And ended with a double banded Osprey.
A few weeks ago, Katherine and I were birding at Antonelli Pond (yes, again!). This was around the time when birders were still looking for an Eastern Kingbird.
Another birder walked up to me and we got to talking about banded birds. He mentioned that he was a bat biologist who tags bats via injection! Very cool. (To learn more about passive integrated transponder tagging, check out this site.)
When I mentioned the number of banded birds I’d seen around Antonelli, the birder/biologist thought perhaps University of California Santa Cruz was tagging birds. We talked some more and then I went off to find Katherine.
Katherine saw me approaching and motioned me to come forward, but quietly. When I reached her, she pointed toward a bush. “Common Yellowthroats in there.”
Soon, I saw one, too.
It wasn’t until I downloaded the pictures that I saw the band on the Yellowthroat’s leg. Not counting California Condors, I’ve seen about eight or ten banded birds in the 2-1/2 years I’ve been photographing birds. What a coincidence that I’d just been talking to the bat biologist about banding birds and then I see one!
Remembering what the biologist had said about UCSC possibly banding birds, I Googled that. I found the UCSC Predatory Bird Research Group. They band predators, especially Peregrine Falcons.
Wow. I had never even thought about banded raptors even though I’d seen tagged Condors.
Two days later, Katherine and I were driving to Año Nuevo Cascade Creek Trail to bird and enjoy the beach. As we neared the trailhead, we passed a large bird on a pole. I knew it wasn’t a Red-tailed or Red-shouldered Hawk, but thought perhaps it was a Peregrine Falcon.
Once we parked, I walked back about 1/4 mile to see if the bird was still there. It was.
A beautiful Osprey perched on the pole. I decided to watch it to see if I could get a picture of it flying off. After looking around for a few minutes, the Osprey revealed what he was doing up there…
It was breakfast time.
Look closely and you’ll see something that I didn’t notice for the entire forty-five minutes that I photographed this Osprey as I waited for it to take off. On the bird’s left leg is a plastic band. (As usual, I never even noticed the band until I reviewed my downloaded photos.)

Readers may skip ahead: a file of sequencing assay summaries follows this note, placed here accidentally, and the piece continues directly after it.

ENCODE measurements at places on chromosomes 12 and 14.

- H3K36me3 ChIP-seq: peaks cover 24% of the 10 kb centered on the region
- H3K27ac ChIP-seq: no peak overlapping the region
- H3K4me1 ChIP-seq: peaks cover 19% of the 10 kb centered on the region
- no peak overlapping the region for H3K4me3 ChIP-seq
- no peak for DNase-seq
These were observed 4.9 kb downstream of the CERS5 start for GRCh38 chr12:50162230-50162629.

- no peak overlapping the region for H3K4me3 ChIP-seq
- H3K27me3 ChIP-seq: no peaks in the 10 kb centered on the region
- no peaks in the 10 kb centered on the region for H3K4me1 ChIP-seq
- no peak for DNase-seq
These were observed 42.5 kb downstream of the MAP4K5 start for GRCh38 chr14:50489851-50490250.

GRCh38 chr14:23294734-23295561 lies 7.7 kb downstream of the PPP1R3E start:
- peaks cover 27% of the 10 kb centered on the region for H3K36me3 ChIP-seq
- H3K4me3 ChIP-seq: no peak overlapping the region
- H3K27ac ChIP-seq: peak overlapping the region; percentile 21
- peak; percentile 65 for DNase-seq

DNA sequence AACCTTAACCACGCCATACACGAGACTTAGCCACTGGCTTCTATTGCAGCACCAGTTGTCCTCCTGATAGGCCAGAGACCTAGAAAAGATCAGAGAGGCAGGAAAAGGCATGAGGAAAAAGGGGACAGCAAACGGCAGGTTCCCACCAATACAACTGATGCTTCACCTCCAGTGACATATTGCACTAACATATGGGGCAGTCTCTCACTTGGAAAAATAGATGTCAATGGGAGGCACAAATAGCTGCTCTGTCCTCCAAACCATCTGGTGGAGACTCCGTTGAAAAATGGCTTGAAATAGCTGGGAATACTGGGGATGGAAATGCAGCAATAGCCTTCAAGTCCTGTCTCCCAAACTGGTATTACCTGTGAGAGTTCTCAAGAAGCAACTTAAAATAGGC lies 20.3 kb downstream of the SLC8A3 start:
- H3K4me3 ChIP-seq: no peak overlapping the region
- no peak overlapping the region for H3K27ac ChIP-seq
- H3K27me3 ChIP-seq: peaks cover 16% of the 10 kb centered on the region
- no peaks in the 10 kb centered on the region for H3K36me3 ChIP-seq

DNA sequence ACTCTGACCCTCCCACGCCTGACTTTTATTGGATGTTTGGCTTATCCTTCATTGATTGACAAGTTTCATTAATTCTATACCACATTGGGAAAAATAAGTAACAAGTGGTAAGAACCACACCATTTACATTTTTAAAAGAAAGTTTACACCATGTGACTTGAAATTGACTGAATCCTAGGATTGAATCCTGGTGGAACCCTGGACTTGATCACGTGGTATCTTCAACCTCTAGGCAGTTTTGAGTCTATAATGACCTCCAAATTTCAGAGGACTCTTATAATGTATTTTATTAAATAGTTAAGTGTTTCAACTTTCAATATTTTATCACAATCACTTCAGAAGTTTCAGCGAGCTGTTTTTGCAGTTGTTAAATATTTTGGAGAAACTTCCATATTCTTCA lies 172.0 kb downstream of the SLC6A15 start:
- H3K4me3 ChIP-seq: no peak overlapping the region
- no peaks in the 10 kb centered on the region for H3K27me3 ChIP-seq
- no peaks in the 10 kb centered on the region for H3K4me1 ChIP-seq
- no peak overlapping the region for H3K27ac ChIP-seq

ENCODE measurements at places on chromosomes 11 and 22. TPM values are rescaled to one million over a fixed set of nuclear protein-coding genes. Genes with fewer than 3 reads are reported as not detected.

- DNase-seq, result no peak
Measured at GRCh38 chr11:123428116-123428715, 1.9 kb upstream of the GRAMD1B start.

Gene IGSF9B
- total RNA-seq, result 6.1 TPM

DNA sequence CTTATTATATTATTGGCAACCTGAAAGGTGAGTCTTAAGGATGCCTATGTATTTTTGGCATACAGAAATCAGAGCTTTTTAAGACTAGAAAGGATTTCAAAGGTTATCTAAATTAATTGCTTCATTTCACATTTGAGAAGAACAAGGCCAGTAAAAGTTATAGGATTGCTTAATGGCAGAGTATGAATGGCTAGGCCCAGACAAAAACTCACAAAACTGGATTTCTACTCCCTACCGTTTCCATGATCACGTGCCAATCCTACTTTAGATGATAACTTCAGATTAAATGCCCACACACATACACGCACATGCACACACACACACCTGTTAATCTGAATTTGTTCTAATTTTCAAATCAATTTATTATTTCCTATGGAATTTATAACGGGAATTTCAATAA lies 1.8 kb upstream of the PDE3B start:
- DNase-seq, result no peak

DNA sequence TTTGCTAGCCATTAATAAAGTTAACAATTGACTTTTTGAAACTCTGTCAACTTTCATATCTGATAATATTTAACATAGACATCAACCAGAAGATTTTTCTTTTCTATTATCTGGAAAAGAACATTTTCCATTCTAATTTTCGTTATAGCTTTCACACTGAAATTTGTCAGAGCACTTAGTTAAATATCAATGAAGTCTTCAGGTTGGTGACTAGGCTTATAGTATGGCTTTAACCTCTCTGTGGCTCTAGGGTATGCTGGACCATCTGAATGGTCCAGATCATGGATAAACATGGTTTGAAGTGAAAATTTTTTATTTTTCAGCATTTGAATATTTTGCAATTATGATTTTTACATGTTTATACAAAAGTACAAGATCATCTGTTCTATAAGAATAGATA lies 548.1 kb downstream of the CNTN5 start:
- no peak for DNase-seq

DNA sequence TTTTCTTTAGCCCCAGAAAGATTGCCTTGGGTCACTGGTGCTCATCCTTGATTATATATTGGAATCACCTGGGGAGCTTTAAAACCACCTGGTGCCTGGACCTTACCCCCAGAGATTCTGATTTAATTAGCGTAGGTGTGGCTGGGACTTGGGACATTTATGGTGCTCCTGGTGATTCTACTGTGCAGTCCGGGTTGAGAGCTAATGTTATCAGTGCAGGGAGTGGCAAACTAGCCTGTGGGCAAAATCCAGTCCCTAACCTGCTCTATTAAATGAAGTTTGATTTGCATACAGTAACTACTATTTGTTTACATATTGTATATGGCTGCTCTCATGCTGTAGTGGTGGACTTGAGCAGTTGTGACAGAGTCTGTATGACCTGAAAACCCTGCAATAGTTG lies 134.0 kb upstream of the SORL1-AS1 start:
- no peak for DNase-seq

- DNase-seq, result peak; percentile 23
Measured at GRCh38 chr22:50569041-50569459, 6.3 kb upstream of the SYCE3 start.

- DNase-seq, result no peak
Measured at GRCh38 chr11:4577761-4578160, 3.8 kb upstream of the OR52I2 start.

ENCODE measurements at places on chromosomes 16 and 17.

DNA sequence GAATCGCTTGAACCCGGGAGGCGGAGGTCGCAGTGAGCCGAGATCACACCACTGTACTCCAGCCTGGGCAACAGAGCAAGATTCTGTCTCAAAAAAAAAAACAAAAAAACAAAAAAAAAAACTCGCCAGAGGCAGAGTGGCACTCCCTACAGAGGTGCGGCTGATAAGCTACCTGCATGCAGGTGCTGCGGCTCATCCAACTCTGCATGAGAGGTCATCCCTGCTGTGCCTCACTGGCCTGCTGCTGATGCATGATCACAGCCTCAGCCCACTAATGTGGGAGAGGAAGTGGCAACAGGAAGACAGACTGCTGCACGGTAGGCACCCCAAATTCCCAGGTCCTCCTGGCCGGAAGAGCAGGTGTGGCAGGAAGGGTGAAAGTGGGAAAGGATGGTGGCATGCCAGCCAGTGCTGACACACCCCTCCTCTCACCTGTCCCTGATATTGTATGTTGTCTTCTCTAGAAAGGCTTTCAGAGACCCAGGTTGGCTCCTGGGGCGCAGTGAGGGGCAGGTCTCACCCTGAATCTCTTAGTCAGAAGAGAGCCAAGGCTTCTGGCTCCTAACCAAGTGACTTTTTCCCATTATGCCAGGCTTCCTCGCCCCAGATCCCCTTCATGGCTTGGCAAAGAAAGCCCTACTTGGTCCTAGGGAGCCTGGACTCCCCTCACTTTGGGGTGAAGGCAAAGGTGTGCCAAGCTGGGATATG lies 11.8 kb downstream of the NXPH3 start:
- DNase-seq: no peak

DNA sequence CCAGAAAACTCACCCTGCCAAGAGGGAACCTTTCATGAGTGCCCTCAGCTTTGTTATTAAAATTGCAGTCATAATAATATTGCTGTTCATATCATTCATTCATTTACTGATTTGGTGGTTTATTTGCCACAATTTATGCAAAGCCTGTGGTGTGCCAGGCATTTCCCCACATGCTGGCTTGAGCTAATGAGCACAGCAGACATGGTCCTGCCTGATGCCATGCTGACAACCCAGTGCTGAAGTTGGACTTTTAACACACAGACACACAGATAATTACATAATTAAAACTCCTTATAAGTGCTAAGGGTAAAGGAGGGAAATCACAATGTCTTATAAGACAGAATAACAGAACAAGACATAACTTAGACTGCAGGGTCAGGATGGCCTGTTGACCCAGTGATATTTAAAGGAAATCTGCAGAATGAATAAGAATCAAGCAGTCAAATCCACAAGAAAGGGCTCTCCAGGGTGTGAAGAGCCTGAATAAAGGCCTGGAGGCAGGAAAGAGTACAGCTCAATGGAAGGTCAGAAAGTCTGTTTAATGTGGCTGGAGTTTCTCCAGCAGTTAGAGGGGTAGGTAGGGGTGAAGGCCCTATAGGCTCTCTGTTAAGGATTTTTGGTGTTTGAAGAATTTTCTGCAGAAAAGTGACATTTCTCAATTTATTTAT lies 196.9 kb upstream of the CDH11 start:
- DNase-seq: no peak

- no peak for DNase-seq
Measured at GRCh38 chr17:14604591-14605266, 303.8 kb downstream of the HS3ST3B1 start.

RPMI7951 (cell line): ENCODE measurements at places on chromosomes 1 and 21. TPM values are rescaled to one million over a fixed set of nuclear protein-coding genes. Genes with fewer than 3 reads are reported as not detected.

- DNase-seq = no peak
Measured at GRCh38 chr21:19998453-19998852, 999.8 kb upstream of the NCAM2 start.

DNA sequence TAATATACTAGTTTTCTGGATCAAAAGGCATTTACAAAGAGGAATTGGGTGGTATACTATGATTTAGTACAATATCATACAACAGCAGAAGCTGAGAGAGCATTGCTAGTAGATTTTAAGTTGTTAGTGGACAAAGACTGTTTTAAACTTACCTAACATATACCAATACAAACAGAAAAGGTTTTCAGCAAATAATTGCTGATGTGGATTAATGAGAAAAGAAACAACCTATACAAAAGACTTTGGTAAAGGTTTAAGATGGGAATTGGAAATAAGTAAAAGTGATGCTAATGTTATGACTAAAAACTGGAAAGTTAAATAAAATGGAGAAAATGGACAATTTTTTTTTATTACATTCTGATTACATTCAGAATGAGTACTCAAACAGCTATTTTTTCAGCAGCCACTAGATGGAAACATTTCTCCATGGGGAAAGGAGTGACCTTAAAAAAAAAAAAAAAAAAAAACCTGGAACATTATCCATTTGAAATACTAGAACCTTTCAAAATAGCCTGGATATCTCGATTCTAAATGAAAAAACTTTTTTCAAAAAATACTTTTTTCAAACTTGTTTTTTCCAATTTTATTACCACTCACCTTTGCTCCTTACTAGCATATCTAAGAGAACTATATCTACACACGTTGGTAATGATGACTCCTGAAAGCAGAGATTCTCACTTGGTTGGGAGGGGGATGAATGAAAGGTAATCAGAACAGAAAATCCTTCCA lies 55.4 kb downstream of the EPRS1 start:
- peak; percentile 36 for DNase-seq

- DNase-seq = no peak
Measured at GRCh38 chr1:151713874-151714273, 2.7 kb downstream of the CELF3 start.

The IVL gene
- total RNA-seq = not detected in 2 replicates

What else was the Osprey doing during that forty-five minutes? I think you can guess…
My arms were getting tired of holding up the camera, but I didn’t want to miss the shot of the Osprey taking flight. After I’d spent thirty minutes, I was determined to wait the Osprey out. At thirty-seven minutes, the Osprey teased me by turning around on his perch.
Finally, my long wait was rewarded…
(Yeah, even with this view, I never noticed the bands on the Osprey’s legs!)
It seems to me that with the amount of time I invested in it, the Osprey could at least have flown toward me! 😛 Even flying off to either side would have been a nice picture. However, this is a great view of the bands.
After I saw that I could read one of the bands, I Googled “osprey banding.” I soon found a great article on the Golden Gate Audubon Society’s website written by Teresa Ely, the Banding Manager at the Golden Gate Raptor Observatory (a program of the Golden Gate National Parks Conservancy). I read about how and why they band birds. Very interesting information with great photos of banding birds. Definitely worth reading.
From there, I reported the banded Osprey (using the white on black “N1” that I could see) to the Bird Banding Laboratory at www.reportband.gov. That was a pretty detailed report and I could see all the different types of tags and locations on a bird that they could be found.
I received an email that day from the U.S. Geological Survey confirming my report. It also said that there are two possible responses to the report:
“1) We will be able to match the marker to an individual bird (by leg band number), and enter your sighting information into our database, producing a certificate that will give you all the banding information along with your sighting information.
2) We will be able to match the marker to a bander, but not an individual bird, in which case we will contact the bander asking him/her to explain the nature of the project and what they have learned from the marking.”
I received that email on September 8, 2021. I was advised that the process to receive more information about this banded Osprey may take a long while. I’ll provide an update to this post when I get more information.
UPDATE: On 10/13/2021, I received a email with a Certificate of Appreciation for reporting the Osprey! This Osprey was banded on April 29, 2021 (when it was to young to fly!) in Los Angeles County. Eighteen weeks later, it was successfully hunting in San Mateo County — a distance of about 350 miles.
Dr. Peter H. Bloom banded this Osprey. I read more about him here. He works for Bloom Biological, Inc., “providing biological consulting services for a wide range of industries.” You can read more here.